Company Time: Who owns your content?

November 13, 2009

Posted in Web Industry.

In pushing social media on campus (including an institutional blogging platform to hold personal/professional blogs), the question arises: Who owns this content?

I want to explore a few scenarios. Please post to the comments and share your own opinions on these.

1. You post to your personal blog on company time, using a company computer.

On one hand, it’s your personal blog – so it’s unlikely to be an issue because your employer probably doesn’t care about it. But if it’s related to your work and may provide value, the company might care. And the “during company time on company equipment” thing seems to lean toward your employer.

2. You tweet during work hours.

Who doesn’t do this? Do your personal tweets become the company’s property? Again, kind of a moot point given that the employer likely doesn’t care.

3. You post to a personal blog on an institutional platform, regardless of time or equipment.

This depends on the policies of the institution. Institutional blogs are likely to be the company’s property, but personal blogs using the employer’s systems seem like a grey area.

During Work Hours

This is the part that really bothers me. Every night, I do work for my employer. My work hours don’t stop at 5pm simply because the banks close – I’m on email, IM, and often do work because it needs to be done. How do you define “work hours?” What about those increasingly rare days when I work from home?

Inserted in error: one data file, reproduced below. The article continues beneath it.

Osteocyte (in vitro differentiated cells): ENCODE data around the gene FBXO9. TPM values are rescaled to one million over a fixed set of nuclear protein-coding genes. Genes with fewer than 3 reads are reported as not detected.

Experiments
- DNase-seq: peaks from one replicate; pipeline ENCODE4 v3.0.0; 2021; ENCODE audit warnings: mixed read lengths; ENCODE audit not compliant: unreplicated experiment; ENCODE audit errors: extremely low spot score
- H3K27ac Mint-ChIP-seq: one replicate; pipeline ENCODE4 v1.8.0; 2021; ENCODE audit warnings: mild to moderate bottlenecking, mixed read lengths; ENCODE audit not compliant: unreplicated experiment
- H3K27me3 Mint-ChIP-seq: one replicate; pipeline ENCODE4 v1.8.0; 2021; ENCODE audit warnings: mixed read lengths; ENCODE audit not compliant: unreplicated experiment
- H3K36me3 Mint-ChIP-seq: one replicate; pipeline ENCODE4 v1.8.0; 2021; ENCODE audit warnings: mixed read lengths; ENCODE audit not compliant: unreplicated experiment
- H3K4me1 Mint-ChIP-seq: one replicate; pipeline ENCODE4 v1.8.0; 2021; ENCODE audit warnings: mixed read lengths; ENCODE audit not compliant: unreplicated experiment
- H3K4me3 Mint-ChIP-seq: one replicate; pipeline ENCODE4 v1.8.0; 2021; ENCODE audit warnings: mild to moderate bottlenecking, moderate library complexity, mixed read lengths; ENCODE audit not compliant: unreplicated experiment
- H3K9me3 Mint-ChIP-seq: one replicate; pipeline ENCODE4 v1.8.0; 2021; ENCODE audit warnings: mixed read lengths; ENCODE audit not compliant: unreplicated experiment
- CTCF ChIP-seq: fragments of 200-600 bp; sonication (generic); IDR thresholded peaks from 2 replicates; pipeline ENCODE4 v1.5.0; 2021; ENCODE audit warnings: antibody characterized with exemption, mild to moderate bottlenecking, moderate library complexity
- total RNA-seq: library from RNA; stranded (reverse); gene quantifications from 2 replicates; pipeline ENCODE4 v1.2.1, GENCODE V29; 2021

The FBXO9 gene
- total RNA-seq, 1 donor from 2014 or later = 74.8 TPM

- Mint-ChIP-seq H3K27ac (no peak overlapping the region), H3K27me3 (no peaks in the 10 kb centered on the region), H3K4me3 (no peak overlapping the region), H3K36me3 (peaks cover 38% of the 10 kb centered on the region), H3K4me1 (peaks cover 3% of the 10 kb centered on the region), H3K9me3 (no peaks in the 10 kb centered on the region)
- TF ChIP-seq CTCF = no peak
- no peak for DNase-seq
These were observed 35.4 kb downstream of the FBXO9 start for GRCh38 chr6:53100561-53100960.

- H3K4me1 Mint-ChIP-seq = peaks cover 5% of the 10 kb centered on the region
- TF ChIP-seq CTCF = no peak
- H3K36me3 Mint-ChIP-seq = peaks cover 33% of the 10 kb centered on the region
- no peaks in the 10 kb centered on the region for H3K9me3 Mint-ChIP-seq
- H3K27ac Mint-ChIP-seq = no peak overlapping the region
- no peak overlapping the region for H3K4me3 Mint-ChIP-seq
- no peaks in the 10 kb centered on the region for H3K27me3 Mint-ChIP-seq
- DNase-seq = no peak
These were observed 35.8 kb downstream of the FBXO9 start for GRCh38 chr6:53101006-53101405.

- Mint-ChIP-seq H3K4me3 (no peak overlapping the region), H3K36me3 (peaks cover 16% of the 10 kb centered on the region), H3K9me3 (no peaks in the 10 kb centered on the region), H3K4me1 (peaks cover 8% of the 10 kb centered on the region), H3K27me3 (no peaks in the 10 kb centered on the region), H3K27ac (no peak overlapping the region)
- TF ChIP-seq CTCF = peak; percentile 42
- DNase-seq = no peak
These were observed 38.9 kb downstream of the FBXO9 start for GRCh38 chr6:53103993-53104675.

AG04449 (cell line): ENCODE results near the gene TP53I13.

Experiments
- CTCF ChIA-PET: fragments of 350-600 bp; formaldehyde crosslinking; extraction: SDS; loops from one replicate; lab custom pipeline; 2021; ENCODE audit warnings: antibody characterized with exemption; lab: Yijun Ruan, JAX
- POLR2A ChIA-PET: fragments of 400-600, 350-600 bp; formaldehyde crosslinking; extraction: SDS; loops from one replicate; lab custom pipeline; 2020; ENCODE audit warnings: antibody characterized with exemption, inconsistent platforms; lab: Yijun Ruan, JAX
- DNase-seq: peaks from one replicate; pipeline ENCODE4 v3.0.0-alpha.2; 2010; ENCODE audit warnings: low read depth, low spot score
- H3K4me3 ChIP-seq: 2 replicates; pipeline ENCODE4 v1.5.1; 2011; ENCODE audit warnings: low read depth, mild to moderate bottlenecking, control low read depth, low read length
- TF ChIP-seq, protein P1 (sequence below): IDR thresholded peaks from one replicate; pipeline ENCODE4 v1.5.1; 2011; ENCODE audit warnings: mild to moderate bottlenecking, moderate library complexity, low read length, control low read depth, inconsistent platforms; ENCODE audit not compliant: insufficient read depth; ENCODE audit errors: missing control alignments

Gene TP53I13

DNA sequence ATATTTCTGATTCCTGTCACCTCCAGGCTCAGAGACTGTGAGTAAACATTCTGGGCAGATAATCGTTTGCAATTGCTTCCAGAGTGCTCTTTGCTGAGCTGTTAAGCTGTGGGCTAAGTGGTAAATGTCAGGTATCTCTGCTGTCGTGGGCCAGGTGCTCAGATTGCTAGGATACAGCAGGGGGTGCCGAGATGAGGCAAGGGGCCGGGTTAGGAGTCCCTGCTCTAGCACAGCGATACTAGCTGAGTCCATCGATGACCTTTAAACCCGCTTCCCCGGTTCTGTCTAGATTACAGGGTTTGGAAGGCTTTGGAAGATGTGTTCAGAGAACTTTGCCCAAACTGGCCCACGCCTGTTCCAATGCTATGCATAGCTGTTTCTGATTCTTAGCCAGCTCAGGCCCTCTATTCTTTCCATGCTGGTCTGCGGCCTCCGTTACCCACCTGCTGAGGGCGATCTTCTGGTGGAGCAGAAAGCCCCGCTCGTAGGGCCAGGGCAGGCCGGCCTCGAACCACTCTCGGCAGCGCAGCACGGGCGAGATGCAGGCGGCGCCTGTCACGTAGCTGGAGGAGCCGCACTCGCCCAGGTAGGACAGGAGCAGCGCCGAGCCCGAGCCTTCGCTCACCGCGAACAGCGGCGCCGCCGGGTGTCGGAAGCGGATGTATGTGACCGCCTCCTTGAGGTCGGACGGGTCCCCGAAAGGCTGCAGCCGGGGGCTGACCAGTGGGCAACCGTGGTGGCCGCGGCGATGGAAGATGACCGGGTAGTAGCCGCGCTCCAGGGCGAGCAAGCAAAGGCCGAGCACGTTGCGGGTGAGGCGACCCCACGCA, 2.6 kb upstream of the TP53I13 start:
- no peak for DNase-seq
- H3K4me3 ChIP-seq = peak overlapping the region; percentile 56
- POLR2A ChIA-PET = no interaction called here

My perspective (which likely conflicts with that of my employer) is that my job isn’t defined by work hours. It’s defined by meeting the requirements of the position – with a somewhat elastic goal of 40 hours. Realistically, I spend far more than that to get the job done. My presence in the office from 8-5 doesn’t mean the job’s getting done, and my absence doesn’t mean that it’s not.

As a result, it is common for those of us in this situation to take a long lunch, exercise, or leave early. In exchange for pushing our “work hours” outside of 8-5, we expect flexibility during the 8-5 workday. So how does this affect our participation in social media? If I spend 30 minutes blogging during the day, but 30 minutes working at night – is this an even trade?

I’m curious to hear what you think. Have you ever had a “that’s our property” issue with your employer?

Note: This is hypothetical and theoretical. I don’t have any specific issue I’m dealing with at this time. Oh yeah, this post was written during work hours. * gasp *


  1. chas — November 13, 2009

    It sounds like you have an agreement with your employer. Glad to hear it’s working out.

  2. Robin2go — November 13, 2009

    Interesting. For me, it was a question of my employers. My last employer (here at my major educational institution) was not at all happy for me to be blogging. Or tweeting. Or really, doing anything in the social media environment. So all of my blogging was after 6pm and before 9pm. The tweeting would get a reprimand, we’d both back off, then I’d start in again, we’d ramp up, aaaaaaaaand full circle. New job, different division, same overall employer, but my job is to be exploring emerging technologies, using them, teaching others, and did I mention using them? We are basically in agreement: personal blog on personal server, personal views. Personal blog on university server, personal views that are SFW (can be done on the job). University entity, university server, university content. It’s all good. Grey, but good. :)